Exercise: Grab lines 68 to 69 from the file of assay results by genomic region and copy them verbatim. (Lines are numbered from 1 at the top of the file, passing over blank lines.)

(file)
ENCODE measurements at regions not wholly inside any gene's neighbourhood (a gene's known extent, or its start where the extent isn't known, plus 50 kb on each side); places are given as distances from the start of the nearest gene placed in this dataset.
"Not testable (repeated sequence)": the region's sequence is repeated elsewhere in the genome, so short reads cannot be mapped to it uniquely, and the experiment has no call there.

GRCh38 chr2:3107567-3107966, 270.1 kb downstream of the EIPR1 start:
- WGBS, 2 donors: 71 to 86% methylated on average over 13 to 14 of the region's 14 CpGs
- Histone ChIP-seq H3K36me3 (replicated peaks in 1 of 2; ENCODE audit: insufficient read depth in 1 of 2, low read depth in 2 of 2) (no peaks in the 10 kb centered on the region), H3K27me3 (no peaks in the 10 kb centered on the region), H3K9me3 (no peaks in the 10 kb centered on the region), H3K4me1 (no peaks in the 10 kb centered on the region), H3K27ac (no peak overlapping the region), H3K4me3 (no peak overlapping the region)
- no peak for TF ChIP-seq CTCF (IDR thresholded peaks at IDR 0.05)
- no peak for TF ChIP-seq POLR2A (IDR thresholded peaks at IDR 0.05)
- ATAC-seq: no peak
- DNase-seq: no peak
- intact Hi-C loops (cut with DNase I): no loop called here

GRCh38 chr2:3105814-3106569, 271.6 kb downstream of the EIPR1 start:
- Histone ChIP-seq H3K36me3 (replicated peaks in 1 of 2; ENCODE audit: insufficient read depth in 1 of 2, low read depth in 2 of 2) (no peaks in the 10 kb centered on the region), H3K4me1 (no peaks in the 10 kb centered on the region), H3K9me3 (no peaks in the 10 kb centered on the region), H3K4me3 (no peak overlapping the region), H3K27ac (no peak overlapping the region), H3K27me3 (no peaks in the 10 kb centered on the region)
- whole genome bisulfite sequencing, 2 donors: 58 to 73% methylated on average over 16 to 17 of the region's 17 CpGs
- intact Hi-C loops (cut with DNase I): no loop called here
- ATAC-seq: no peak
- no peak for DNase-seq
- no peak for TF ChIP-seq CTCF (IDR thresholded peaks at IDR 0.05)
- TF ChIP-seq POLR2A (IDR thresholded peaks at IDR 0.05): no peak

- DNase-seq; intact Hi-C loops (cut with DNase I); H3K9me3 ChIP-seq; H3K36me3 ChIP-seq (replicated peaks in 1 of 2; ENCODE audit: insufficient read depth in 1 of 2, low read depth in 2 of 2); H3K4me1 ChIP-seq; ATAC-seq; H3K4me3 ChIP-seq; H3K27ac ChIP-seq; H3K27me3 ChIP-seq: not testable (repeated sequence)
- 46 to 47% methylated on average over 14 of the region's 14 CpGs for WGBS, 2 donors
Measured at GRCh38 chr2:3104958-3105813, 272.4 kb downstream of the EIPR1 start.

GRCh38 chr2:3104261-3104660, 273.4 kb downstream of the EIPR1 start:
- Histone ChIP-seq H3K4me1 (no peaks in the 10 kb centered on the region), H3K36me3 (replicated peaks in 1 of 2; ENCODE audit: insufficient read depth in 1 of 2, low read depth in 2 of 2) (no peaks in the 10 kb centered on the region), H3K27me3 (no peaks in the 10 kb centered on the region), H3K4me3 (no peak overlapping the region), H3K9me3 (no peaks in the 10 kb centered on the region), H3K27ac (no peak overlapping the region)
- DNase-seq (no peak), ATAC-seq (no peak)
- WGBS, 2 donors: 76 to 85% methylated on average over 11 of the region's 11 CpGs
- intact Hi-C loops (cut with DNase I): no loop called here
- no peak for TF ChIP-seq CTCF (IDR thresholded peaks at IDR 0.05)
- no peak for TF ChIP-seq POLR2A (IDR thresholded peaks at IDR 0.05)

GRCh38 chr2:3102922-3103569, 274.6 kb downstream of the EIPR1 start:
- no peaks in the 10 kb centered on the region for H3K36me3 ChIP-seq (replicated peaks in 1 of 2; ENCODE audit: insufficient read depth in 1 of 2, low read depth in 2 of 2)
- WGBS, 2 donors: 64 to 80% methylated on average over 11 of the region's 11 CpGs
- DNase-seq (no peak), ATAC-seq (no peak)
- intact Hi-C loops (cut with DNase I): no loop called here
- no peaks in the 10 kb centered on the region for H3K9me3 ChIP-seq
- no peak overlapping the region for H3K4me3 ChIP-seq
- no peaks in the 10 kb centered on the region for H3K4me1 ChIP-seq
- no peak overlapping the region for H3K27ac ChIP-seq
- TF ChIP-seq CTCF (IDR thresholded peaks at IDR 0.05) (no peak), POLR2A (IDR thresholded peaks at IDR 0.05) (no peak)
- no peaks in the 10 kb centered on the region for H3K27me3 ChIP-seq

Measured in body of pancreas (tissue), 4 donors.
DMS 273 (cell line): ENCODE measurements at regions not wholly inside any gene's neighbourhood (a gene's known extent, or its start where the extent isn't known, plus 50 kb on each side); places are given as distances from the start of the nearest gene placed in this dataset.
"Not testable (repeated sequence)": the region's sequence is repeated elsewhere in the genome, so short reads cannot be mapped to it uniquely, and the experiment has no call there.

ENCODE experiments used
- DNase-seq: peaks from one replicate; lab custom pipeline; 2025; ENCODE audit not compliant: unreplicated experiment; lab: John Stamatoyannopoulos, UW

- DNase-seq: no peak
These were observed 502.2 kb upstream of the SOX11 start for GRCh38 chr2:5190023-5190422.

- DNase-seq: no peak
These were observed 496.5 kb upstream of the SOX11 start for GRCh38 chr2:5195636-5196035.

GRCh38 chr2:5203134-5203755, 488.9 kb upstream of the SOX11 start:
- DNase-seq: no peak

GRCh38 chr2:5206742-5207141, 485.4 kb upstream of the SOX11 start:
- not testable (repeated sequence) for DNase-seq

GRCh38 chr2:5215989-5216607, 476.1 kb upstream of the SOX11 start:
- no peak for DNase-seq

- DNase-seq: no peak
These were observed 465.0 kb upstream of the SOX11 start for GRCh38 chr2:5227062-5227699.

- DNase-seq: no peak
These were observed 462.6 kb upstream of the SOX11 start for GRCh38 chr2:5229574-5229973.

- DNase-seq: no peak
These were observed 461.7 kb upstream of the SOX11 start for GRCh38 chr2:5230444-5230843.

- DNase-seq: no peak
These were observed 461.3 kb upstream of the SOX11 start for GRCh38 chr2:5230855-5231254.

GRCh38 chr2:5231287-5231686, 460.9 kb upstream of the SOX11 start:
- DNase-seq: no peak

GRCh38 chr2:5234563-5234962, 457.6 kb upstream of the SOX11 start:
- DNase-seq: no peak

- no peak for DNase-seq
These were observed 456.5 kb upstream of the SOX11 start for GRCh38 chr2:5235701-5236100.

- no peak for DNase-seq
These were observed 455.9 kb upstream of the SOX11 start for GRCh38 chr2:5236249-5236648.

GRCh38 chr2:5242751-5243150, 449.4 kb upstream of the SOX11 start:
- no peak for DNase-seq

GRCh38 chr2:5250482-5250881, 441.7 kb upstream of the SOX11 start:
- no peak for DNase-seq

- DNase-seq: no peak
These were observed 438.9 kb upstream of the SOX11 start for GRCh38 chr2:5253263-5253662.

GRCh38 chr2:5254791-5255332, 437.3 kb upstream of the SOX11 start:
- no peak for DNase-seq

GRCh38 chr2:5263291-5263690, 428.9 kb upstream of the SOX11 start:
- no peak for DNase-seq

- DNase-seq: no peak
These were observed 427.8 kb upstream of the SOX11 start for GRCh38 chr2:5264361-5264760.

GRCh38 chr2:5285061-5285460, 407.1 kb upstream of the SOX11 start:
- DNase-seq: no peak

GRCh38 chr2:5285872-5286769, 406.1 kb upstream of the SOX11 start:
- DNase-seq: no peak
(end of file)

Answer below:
These were observed 456.5 kb upstream of the SOX11 start for GRCh38 chr2:5235701-5236100.

- no peak for DNase-seq